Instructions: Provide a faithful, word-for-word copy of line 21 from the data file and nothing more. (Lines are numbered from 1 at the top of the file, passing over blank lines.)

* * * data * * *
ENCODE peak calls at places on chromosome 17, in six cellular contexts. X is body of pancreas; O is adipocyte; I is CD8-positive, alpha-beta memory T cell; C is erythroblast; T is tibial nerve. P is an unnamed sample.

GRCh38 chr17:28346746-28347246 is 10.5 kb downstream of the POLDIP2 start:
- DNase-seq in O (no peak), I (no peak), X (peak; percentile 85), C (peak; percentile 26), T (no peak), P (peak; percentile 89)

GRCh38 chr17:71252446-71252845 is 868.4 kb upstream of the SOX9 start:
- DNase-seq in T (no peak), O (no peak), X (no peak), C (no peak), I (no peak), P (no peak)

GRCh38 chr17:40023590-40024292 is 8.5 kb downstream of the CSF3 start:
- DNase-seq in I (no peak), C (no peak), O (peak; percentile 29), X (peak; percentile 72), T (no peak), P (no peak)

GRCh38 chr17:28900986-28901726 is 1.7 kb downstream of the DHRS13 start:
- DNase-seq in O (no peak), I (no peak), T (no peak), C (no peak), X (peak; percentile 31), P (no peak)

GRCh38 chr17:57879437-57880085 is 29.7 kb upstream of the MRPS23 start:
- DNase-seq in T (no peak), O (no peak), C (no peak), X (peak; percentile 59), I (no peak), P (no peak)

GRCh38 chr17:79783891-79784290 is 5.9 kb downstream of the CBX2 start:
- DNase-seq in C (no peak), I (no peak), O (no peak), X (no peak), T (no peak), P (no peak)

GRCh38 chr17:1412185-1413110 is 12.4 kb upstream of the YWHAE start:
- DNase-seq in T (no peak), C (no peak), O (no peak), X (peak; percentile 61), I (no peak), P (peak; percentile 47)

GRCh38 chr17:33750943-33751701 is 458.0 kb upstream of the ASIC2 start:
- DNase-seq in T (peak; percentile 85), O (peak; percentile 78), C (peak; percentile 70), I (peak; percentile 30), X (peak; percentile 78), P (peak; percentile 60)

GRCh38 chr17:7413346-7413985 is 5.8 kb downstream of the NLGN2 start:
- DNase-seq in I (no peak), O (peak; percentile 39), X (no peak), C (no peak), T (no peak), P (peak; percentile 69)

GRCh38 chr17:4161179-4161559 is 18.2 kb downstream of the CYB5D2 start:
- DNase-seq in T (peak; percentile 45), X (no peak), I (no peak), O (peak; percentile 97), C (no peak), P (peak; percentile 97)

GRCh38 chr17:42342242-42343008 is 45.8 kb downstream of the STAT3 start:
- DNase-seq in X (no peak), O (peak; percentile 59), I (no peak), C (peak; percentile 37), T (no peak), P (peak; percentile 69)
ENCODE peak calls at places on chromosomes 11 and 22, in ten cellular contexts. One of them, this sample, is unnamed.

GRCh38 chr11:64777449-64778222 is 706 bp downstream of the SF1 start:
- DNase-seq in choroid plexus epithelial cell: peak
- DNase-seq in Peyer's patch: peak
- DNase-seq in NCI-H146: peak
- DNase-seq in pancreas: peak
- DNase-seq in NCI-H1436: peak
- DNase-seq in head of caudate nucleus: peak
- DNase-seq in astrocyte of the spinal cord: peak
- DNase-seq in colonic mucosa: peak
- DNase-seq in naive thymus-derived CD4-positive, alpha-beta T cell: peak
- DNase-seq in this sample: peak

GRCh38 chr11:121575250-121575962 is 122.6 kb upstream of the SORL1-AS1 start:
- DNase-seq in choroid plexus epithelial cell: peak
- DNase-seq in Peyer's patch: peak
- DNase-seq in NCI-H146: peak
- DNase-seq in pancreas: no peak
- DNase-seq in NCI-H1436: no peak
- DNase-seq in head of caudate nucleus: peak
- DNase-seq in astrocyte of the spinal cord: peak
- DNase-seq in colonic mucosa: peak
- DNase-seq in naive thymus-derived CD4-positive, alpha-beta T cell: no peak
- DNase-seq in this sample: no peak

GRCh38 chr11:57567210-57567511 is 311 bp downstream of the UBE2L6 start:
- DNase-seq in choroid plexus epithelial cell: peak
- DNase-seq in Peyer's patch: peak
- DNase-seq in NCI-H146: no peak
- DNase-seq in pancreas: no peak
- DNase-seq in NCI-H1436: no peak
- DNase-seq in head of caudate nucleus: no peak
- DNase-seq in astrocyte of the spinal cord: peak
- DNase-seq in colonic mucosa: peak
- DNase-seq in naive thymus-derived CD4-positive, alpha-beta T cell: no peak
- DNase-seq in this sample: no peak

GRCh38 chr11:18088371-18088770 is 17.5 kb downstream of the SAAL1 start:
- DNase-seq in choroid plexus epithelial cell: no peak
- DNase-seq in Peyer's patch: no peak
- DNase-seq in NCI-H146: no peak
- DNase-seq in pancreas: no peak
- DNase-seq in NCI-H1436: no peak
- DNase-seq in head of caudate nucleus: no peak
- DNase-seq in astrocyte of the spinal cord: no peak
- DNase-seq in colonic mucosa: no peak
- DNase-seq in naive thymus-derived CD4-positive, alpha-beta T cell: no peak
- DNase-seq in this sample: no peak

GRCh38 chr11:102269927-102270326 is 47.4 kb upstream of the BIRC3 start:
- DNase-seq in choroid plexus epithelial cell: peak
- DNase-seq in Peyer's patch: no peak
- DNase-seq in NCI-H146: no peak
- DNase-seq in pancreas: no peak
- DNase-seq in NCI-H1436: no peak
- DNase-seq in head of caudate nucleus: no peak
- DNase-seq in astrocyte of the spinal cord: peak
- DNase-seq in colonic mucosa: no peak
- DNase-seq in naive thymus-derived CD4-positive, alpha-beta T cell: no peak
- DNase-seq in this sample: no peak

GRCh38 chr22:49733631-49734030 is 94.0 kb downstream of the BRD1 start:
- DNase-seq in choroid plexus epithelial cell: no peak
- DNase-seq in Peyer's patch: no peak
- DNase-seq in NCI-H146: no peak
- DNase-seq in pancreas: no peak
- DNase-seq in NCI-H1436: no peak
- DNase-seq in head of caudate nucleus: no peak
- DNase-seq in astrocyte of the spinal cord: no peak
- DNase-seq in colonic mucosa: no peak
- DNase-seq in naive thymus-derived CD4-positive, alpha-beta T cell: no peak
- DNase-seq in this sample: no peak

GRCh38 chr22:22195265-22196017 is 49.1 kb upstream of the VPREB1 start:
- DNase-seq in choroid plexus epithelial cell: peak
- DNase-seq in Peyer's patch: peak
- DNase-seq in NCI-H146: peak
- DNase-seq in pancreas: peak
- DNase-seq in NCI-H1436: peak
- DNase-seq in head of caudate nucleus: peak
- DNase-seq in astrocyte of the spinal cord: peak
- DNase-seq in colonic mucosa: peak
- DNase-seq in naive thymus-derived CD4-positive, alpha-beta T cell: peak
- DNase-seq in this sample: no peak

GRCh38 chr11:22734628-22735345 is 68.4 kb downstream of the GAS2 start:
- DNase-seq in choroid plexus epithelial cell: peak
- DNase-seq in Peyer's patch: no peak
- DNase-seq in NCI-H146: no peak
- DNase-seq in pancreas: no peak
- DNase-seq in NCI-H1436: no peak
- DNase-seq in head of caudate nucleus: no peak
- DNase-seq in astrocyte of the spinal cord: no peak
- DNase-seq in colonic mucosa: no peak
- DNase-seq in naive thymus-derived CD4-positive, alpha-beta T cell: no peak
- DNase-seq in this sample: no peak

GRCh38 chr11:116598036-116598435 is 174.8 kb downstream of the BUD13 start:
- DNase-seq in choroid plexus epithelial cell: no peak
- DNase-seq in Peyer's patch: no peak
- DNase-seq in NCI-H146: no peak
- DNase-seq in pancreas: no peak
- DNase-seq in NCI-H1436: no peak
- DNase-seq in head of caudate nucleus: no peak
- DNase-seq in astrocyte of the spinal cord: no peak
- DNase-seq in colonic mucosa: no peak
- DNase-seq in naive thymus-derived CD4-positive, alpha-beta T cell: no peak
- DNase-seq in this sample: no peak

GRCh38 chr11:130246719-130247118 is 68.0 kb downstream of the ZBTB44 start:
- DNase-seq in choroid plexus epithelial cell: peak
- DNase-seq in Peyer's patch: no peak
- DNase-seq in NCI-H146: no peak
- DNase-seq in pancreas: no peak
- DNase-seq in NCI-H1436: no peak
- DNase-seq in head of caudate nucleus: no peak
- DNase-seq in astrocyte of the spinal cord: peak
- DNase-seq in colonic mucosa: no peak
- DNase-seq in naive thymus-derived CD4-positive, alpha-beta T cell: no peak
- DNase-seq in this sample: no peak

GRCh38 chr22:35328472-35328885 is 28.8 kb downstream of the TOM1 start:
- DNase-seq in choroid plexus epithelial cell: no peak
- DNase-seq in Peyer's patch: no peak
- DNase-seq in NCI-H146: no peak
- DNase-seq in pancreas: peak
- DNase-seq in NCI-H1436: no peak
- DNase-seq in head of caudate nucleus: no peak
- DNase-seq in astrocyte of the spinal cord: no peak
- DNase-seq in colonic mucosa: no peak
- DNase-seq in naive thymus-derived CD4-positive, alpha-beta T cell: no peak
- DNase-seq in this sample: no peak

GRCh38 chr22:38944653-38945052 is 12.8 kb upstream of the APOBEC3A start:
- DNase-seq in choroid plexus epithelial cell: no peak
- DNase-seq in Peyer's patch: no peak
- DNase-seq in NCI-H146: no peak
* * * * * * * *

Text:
- DNase-seq in T (peak; percentile 45), X (no peak), I (no peak), O (peak; percentile 97), C (no peak), P (peak; percentile 97)